In his e-mail Herb Childress quoted Susan Bickford:

…the dominance of CID housing is a result of deliberate institutional policies. It is not the case that consumers demanded these private, controlled environments and then the market reacted to those demands. Rather, CIDs originated in response to land scarcity after the first swell of postwar suburban construction; common ownership plans were not utopian social experiments but simply a way to put more people on less space. Municipalities in financial difficulties welcomed the construction of private infrastructure, and both federal and local governments joined with real estate associations in creating policies and public relation campaigns to create a market for the "product," since "CIDs departed significantly from what most middle-class families expected from home ownership."

So there’s evidence on the table that this desire for hyperprivatization is manufactured rather than some aspect of "human nature."

I am not sure I can agree with their conclusions.

Bickford goes on to stay, "The second crucial point is that these developments are... undemocratic internally and externally... Homeowners associations are essentially private governmnets wielding the "quasi-constitution" of the CC&Rs, which can and do include restrictions of all kinds:.."

However, Bickford also found that up to 60 percent of all new housing in major metropolitan areas is in developments of this kind. Beyond being the in-CID-eous scourge on our landscape these CIDs are extremely popular. All of the marketing in the world will not cause the majority of new home buyers to choose this type of development over other more traditional styles. And if lots of people weren’t buying in they would definitely stop building them. People must be willing in large numbers to sacrifice some autonomy and be doubly taxed in exchange for the "known quantity" of these CID’s and their promise of stable property values. The CID’s surely are focused on a specific target income group, but just as surely they cannot discriminate based on race, religion, color, creed, etc.

Constructing Inequality

My first content posted to a weblog... Unfortunately, this is incomplete. However on Herb’s urging, I decided to post something for comments and continue the analysis and review in a further posting.

Constructing Inequality by Susan Bickford raises issues many of which I have never really considered in depth. Let me preface that by saying that I grew up in the "City" of Waterville, Maine (pop. 15,000) which has no gated communities and no ghettos. It is however still a somewhat divided city based on socio-economic status. Waterville has the poorer part of town - the "South-End" and the up-scale neighborhoods extending toward Colby College. The State of Maine is currently ranked as one of the "whitest" states in the nation with 96% White and less than 1% Black, Asian, or Hispanic. I currently reside in rural Sidney, Maine (pop. 3500) where public democratic participation still thrives as our form of governmental decision making is the town meeting. Our town still decides the important issues before it by a show of hands. If I have firsthand experience with the "gates" of Bickford’s essay, it is of the gated community which is the State of Maine and of the invisible gates which are lines on a map.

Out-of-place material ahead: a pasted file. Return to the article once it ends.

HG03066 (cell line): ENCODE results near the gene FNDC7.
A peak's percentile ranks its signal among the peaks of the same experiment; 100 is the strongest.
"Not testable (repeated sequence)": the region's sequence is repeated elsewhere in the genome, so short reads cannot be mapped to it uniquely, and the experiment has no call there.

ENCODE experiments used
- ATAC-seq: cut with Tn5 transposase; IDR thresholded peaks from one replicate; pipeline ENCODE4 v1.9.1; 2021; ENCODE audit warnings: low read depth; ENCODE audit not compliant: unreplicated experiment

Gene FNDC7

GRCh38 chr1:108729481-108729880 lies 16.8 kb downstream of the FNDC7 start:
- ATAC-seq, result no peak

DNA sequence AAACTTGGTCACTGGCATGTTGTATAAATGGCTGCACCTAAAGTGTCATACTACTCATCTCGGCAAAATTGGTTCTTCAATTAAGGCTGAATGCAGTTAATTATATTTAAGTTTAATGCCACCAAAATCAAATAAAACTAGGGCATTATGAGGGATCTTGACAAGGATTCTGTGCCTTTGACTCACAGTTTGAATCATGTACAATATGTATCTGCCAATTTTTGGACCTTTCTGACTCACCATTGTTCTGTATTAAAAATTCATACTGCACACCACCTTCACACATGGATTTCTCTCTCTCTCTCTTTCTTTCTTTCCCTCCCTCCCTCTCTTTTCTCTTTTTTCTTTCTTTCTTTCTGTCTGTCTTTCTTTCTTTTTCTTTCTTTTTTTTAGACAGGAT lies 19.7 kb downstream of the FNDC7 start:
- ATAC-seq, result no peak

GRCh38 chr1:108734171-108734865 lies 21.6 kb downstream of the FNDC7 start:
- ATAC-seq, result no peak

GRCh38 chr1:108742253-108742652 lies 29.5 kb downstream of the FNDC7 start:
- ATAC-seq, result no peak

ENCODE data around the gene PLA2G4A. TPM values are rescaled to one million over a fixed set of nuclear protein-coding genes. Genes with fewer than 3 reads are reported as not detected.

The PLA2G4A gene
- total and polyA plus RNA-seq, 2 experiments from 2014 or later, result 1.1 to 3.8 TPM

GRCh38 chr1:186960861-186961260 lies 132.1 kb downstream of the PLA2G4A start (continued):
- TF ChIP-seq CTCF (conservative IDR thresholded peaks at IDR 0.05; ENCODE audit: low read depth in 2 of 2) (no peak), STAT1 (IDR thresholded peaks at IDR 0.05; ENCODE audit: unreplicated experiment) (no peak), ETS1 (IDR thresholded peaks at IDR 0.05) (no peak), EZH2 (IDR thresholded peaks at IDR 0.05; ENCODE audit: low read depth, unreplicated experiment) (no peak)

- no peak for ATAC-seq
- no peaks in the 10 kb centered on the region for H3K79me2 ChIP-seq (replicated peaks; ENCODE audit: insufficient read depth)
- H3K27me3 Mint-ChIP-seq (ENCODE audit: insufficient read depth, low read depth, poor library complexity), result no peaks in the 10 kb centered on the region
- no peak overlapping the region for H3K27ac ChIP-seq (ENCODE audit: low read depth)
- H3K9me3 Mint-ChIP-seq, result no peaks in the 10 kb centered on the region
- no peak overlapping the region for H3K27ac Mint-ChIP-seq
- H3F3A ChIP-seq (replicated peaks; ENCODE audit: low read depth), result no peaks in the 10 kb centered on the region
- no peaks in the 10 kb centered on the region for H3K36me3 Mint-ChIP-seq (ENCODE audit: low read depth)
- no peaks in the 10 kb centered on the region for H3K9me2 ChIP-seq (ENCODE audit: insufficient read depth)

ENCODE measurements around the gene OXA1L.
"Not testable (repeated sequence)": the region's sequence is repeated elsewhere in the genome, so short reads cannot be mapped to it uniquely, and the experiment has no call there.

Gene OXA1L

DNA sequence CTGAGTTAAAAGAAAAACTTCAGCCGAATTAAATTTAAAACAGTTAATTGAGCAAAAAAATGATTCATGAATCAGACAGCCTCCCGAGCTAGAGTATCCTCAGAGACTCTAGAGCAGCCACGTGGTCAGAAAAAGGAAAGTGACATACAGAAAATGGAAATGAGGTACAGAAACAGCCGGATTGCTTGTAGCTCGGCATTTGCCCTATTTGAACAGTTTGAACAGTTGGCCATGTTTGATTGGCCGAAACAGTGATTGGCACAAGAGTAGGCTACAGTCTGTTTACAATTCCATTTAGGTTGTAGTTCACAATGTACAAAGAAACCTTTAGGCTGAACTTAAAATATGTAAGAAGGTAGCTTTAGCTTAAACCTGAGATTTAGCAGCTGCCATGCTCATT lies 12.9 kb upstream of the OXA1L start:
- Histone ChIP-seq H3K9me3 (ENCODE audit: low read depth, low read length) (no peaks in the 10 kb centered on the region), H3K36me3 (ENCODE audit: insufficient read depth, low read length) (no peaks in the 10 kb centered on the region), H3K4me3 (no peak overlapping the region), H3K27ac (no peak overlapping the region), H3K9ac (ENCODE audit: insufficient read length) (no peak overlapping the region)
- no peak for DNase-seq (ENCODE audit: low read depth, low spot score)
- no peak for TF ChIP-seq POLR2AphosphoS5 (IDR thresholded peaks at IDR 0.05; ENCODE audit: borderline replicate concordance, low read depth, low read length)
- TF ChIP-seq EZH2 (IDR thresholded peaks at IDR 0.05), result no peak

That said, I can see the validity of some of Bickford’s main points in the terms of large cities and the surrounding suburbs. However, I cannot agree with some of her conclusions. Her ideal city would be a place where a large number of people of different races and cultures live and work creating a vital culture which wields fair and democratic political power. A fine ideal but how do we achieve it. Her model for this democratic society is the Greek city-state where she says, "political philosophy emerged through critical contemplation of these concrete cities; it engaged a variety of political and ethical themes, including... the problems of citizenship in a context of formal equality" America was founded on the principle of equality; as in the Declaration of Independence,

"We hold these truths to be self-evident, that all men are created equal, that they are endowed by their Creator with certain unalienable Rights, that among these are Life, Liberty and the pursuit of Happiness. — That to secure these rights, Governments are instituted among Men, deriving their just powers from the consent of the governed, — That whenever any Form of Government becomes destructive of these ends, it is the Right of the People to alter or to abolish it, and to institute new Government, laying its foundation on such principles and organizing its powers in such form, as to them shall seem most likely to effect their Safety and Happiness."

In America, we certainly place high value on Safety and Freedom to choose. The method for democratic decision making is one vote per person or if you live in Sidney, Maine, one vote in person. One person - one vote, fair and equal representation, that is if everyone is informed on the issues and then actually casts a vote.

The high value which we - as a society - put on privacy, safety, security, and comfort tends to insulate us from the rest of society and especially tends to segregate us from those who are different from us. I would say that inherent human nature to seek associations and relationships with people of similar values, ideals and status. Extending those values into the design of public spaces may serve to homogenize the experience of those spaces by segregating groups along ethnic and socio-economic lines. Our desire for security and comfort may drive us apart.

Thursday, August 2, 2007

A little trial post

This post is a test of my blog site for the BAC Distance M. Arch Architectural Theory course. I am looking forward to this new (for me) means of discussion and discourse.